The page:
FPR Trains for Better Stops in Darwin

  • Virgin Australia Supercars Championship
  • |
  • 13/06/2013
  • By V8 Supercars

Fast, problem-free pit stops this weekend are FordPerformance Racing’s objective following an intense few weeks of review andtraining for a pit crew the team admits is down on confidence.

Most recently a cross-threaded nut in the third race of theAustin 400 cost Mark Winterbottom a great shot at victory, but the factory Fordteam’s pit stop issues began at the season-opening Clipsal 500 and have also affectedDavid Reynolds’ Bottle-O Falcon and Alex Davison’s Jeld-Wen car.

Some of the issues have been mechanical failure and somehuman error. It’s the latter that is proving harder to solve, admits FPR teamprincipal Tim Edwards.

“The more people focus on us having a few pit stop issuesthe more pressure it applies to the poor guys and then they are nervous becausethey are under pressure and when you are nervous you tend to make mistakes,” heexplained.

FPR devoted a part of its recent Winton test specifically topit stop practice. They were filmed and later reviewed for technique back atthe workshop in slow motion on a big screen with the crews in attendance.

Allocating specific time at a test day to pit stop practiceis new for FPR, but it has been filming and reviewing stops for years.

There has also been an increased emphasis on physicalfitness and training. The crews complete daily pit stop practice at theworkshop and do a minimum three gym sessions per week, completing programsspecifically tailored to their pit stop tasks.

“Particularly over the last couple of months there has beena lot of work with the pit crew in terms of their fitness, their corestrength,” Edwards explained.

“They are also doing extra in their own time because theydon’t want this, they don’t want to be embarrassed by this pit stop issue. So wejust have to support them and work through it and give them every bit of helpthat we can.”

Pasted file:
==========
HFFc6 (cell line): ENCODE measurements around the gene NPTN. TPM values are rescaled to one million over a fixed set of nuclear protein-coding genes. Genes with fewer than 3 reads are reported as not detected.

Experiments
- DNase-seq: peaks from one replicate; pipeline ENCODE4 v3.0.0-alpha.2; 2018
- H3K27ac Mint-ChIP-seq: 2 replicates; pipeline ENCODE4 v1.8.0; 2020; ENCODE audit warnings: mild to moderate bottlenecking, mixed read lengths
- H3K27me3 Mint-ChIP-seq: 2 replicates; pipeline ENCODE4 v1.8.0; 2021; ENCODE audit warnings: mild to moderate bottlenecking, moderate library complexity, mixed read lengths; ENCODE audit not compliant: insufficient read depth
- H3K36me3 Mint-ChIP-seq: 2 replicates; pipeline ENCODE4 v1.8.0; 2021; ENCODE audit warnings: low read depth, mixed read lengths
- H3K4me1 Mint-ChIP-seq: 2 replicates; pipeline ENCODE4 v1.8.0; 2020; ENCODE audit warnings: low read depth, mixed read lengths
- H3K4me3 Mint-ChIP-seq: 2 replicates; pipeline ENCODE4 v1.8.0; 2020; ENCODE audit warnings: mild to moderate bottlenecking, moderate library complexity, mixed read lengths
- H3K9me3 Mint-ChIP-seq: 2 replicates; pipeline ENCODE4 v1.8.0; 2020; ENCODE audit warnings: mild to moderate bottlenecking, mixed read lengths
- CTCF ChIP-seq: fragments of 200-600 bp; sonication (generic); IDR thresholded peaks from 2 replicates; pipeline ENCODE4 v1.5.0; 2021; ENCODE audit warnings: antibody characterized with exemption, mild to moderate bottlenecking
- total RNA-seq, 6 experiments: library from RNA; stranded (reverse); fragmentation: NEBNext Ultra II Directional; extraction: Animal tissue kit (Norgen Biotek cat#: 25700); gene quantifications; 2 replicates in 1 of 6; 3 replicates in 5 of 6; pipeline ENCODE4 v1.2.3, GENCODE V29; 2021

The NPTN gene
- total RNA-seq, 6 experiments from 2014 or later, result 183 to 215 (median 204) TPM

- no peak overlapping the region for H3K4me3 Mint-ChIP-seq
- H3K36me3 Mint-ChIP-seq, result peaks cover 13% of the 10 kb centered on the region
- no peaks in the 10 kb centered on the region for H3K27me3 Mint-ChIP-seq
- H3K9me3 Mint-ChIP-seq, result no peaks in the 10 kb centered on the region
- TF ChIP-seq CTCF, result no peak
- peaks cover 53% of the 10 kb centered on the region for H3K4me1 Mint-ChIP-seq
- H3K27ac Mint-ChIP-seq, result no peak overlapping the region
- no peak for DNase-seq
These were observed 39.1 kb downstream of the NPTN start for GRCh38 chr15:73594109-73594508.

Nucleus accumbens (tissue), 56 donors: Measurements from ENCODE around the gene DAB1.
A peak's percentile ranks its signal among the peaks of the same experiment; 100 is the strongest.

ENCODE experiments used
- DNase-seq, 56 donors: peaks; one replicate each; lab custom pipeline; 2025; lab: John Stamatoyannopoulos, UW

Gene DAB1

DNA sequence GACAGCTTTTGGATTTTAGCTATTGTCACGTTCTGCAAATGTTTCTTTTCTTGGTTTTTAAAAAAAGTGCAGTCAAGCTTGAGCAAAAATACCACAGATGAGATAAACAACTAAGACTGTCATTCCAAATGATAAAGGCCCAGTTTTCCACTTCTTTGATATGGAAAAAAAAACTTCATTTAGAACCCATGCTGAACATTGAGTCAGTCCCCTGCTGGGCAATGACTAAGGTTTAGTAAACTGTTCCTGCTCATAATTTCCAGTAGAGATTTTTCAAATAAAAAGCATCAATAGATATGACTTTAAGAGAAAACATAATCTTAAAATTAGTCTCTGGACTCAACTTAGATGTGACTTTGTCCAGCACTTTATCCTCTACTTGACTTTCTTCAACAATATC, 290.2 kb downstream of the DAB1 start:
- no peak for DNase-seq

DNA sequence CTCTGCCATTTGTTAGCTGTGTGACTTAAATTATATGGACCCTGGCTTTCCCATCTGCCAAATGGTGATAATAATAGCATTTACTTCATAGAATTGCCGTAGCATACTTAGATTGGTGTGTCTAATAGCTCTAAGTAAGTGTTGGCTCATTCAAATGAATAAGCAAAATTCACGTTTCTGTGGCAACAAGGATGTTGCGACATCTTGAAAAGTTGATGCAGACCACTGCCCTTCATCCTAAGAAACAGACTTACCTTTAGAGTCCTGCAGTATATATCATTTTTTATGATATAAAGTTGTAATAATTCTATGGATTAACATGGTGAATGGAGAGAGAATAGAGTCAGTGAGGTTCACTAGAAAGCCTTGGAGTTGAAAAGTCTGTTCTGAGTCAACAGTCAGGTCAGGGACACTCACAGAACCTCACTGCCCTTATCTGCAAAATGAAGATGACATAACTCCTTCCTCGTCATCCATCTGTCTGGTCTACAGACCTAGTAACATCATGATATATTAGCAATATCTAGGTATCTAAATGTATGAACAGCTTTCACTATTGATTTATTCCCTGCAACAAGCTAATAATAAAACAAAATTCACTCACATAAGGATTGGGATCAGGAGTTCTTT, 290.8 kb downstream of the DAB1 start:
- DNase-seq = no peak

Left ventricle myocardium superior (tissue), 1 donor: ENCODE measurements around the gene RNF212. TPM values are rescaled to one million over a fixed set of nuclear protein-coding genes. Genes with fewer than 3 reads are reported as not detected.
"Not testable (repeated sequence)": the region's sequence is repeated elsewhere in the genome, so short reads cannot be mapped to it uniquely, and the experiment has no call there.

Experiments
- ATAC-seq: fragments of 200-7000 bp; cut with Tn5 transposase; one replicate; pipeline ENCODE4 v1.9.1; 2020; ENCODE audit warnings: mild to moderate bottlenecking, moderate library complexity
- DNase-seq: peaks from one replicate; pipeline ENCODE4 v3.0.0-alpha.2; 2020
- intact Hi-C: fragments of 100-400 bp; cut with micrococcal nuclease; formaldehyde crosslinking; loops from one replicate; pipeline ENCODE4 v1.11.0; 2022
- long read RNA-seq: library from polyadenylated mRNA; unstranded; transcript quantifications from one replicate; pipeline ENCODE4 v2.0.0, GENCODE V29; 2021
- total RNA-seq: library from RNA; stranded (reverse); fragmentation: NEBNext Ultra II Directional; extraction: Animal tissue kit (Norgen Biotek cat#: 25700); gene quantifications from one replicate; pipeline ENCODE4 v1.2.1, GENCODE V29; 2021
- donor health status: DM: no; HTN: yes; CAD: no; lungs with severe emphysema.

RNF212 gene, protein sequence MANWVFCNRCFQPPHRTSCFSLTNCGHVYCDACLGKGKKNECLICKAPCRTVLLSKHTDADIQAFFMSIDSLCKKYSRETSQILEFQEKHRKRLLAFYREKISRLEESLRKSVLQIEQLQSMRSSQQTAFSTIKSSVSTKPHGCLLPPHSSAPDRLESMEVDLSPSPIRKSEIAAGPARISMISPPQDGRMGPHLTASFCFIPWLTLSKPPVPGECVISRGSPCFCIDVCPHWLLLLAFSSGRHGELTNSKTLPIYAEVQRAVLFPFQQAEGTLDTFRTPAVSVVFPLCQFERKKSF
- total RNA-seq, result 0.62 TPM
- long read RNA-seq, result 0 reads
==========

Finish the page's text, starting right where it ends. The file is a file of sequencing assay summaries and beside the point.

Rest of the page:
He acknowledges it has been a dramatic fall from grace for ateam that was the pitlane pace-setter.

“Don’t worry, it’s not lost on us and we certainly intend toget back there, but confidence is a huge amount of it… trying to change a wheelin three seconds is not an easy feat and if your confidence is just a bit downyou are more prone to making mistakes.

“But it’s all the same people so I have no doubt we will getback there. We just need to have a run of a couple of races without an issueand nobody will be looking at us and we won’t have any problems and then wewill start smashing out – as we were before – really good pit lane times.”

Under current regulations a quick two tyre stop averages outat about 3.5-4.0 seconds. A quick four tyre stop is about 4.5 to 5.0 seconds.

FPR initially encountered issues with nut jamming in the new18-inch control wheel. It has also encountered cross threading. Winterbottom’sAustin problem was a new issue, which Edwards said the team has resolved.

“Through the year we were looking at physical parts to seewhether we had dodgy wheel nuts and all those sorts of things that you workthrough, and we have found little bits and pieces along the way,” he said.“There has not been one thing where we have gone ‘oh, that’s the holy grail’but ultimately a lot of it is controlled anyway because everyone has the samewheel nut and it is a control design.”

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